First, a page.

Some weeks ago, I finished “Modular Java – Creating Flexible Applications With OSGi and Spring”, it’s time to do a little review now.
This book is an excellent introduction to the creation of modular applications in Java. It introduces all the main concepts of the OSGi technology, Spring Dynamic Modules and tools making easier the development of OSGi applications.
The first chapter introduce the concept of modularity and explain how OSGi solve the problem. The main characteristics of the technology are also described.
The next chapter lists the main OSGi containers and we create the first Hello World using OSGi. Next we improve this simple program using an OSGi service.
After that the third chapter introduce the application “Dude, Where is my Jar ?”. This application is a simple web program allowing a develop to search for a Jar file in Maven repositories. This application is used in all the next chapters. More than this introduction, the chapter also shows how the Pax tools can make easier the development of OSGi applications.
In the next chapter, we create the first bundle of the application. With that bundle we see how to work with non-bundle dependencies. And in the next one, we create the services of the application and see how to publish and consume services.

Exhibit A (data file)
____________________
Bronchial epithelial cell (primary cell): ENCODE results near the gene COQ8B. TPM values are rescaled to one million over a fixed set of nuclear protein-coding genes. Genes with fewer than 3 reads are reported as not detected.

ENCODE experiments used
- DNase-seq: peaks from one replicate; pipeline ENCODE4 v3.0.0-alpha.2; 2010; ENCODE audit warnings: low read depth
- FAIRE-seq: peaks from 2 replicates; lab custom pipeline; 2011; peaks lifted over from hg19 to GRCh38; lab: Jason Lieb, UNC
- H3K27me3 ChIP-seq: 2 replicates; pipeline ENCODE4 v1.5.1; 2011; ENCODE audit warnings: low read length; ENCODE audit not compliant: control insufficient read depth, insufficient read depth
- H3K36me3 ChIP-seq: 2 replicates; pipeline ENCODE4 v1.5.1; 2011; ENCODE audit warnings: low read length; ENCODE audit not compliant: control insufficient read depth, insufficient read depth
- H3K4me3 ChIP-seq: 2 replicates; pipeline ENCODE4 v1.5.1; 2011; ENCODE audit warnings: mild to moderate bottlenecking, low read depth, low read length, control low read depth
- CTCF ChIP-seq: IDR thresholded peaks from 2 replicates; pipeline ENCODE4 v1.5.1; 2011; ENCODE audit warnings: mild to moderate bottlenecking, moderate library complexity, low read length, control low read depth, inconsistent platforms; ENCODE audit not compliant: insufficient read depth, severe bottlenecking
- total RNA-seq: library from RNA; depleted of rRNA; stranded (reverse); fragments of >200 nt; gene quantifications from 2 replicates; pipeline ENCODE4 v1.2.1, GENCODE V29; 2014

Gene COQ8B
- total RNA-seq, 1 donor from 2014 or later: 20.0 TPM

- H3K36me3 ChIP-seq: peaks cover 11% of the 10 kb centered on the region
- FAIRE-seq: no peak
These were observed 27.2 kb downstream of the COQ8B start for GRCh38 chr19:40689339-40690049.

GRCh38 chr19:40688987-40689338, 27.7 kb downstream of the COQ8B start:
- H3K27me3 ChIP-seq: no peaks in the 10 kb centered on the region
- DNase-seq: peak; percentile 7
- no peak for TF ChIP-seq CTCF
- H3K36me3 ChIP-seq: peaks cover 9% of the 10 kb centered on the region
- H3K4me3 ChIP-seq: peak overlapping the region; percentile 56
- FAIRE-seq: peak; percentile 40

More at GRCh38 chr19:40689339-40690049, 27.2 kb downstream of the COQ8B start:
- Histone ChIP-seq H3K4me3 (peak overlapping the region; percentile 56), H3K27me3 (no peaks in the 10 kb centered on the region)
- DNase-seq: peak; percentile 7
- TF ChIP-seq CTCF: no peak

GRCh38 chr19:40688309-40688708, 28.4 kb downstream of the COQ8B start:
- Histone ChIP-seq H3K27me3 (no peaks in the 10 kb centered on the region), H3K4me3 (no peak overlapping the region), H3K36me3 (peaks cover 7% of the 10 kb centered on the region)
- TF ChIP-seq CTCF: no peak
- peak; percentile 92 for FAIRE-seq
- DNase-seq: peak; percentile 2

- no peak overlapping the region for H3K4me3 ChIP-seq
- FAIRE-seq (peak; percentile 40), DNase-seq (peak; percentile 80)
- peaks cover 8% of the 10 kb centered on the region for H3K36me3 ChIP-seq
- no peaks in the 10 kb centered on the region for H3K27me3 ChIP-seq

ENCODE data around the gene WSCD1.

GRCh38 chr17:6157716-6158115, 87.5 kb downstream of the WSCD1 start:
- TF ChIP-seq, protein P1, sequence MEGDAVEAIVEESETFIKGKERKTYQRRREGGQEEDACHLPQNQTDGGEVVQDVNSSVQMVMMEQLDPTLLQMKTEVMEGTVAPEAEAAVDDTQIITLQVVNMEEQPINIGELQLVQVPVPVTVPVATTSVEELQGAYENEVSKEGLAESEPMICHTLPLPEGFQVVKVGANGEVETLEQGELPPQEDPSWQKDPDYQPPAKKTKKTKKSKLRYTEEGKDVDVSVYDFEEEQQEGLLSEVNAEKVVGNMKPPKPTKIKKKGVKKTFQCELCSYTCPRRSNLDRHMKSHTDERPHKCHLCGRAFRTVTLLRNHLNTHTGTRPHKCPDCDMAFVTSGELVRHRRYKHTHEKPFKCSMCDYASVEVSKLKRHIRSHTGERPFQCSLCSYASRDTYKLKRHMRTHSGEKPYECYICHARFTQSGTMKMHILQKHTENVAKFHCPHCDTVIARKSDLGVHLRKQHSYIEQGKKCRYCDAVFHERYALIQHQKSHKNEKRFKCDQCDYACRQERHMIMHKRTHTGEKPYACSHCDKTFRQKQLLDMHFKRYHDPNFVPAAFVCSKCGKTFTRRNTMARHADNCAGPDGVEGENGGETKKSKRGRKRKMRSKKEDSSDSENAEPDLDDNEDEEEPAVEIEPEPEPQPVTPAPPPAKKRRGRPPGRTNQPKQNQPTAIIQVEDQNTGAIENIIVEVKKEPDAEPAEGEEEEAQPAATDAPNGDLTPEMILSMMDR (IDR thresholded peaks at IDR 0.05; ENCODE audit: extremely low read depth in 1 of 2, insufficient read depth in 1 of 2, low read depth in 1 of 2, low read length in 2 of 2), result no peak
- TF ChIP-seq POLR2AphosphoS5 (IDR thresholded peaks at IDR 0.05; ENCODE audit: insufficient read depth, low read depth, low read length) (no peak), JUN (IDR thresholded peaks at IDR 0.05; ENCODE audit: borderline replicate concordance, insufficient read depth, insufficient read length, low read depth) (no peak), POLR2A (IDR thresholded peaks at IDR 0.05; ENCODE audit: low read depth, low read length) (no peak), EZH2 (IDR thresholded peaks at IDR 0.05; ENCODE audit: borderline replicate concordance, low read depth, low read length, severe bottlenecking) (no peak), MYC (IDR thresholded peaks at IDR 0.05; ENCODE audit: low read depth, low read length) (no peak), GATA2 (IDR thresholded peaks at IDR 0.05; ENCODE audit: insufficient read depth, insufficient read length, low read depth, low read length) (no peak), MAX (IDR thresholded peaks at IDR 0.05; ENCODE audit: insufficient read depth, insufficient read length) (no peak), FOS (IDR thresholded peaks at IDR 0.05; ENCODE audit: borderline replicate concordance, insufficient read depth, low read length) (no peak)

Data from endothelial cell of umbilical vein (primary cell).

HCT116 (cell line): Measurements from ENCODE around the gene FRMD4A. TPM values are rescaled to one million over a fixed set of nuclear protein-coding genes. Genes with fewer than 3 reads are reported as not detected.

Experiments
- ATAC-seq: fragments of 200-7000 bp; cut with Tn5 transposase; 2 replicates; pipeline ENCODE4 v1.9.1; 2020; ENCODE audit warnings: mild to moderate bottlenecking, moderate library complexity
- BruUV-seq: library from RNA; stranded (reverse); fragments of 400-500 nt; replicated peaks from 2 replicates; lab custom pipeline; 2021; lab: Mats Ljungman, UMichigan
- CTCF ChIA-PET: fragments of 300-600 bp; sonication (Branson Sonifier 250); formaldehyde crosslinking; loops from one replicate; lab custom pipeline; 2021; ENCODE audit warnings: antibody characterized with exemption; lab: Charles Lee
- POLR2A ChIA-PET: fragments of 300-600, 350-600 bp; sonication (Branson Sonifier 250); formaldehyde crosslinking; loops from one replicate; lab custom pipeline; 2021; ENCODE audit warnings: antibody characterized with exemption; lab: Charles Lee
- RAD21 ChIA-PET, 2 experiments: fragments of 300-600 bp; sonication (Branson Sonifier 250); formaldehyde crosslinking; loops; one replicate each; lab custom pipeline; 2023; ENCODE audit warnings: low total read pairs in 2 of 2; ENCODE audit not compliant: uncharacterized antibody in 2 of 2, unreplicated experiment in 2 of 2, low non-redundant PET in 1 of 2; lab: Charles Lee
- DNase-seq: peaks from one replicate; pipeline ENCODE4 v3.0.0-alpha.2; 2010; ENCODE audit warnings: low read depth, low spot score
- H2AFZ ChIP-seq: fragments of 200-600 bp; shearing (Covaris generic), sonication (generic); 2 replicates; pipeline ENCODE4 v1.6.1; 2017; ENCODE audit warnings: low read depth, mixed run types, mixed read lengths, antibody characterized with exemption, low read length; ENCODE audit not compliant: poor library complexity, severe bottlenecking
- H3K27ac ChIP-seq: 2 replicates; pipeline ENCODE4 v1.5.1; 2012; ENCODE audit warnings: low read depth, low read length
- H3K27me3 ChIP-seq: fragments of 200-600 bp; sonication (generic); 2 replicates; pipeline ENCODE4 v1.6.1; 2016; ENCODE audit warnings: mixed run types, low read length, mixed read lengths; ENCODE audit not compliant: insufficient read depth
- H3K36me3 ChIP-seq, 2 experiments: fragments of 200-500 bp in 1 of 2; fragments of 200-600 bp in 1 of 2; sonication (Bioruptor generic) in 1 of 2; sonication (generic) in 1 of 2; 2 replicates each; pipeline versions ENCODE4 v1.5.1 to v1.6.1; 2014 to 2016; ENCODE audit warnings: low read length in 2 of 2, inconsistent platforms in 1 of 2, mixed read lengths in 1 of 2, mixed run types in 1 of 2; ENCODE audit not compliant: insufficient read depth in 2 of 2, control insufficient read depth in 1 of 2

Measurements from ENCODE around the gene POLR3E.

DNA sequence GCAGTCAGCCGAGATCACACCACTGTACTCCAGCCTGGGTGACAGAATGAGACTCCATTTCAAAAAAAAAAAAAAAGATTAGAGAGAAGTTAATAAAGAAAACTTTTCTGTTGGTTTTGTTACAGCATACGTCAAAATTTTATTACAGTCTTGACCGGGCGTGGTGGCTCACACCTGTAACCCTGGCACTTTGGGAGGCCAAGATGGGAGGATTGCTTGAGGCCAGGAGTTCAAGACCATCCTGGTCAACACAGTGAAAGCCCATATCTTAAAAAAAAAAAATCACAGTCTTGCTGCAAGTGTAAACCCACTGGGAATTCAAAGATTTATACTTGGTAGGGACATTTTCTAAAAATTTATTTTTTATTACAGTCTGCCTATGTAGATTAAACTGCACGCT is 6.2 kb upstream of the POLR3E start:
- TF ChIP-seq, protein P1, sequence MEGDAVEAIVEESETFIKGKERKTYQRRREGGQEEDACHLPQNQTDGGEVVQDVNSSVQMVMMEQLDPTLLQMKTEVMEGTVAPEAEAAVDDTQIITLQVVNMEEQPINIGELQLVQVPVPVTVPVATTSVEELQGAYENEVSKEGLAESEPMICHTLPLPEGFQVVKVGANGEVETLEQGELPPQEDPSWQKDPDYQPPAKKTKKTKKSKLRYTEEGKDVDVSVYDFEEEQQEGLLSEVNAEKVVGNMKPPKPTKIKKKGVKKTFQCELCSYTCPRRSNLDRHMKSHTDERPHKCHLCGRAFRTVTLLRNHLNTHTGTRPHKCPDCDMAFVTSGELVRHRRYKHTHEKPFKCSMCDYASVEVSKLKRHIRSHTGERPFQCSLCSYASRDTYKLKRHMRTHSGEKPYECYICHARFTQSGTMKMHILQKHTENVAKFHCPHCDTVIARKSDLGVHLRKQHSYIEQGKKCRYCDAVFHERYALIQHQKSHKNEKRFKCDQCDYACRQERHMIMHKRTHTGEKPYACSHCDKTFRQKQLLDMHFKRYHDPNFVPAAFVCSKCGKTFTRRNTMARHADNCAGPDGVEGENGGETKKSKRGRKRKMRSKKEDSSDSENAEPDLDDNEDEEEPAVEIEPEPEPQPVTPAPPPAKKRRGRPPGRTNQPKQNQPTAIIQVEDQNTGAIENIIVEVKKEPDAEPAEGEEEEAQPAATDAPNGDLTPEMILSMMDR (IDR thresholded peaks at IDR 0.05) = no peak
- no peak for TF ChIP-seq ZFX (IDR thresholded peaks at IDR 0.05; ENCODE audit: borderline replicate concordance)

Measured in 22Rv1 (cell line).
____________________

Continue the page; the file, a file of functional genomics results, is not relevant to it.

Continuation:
After that, it’s time to use Spring Dynamic Modules with the next chapter. We see how to publish and consume services with Spring.
In the seventh chapter, we develop the web bundle. Fort hat, we include Tomcat or Jetty in the form of OSGi Bundles. We also see the differences between a simple bundle (Jar) and a web bundle (War).
In the next, we see how to extend OSGi bundle using fragment. With that, we see how to separate the JSP part of the application.
The last two chapters are about the deployment in production of an OSGi application and the services offered by the OSGi standard (logging, admin, console, …).
In conclusion, this book will allows you to start developing application using OSGi. It’s really comfortable to follow the development of a simple applications during the entire book. And improve it with each concept of the technology. But I think it’s not a very good idea to use that log the Pax Tools. We quickly loose OSGi with Pax. It’s quite interesting to know how to use Pax (I use it everyday), but when we start, it’s better to see the basic concepts further.
And more, the Maven output, is almost entirely displayed. This not really useful to see that every time when it’s not errors, warning or important informations. But nevertheless, the reading of the book is really comfortable and fluid.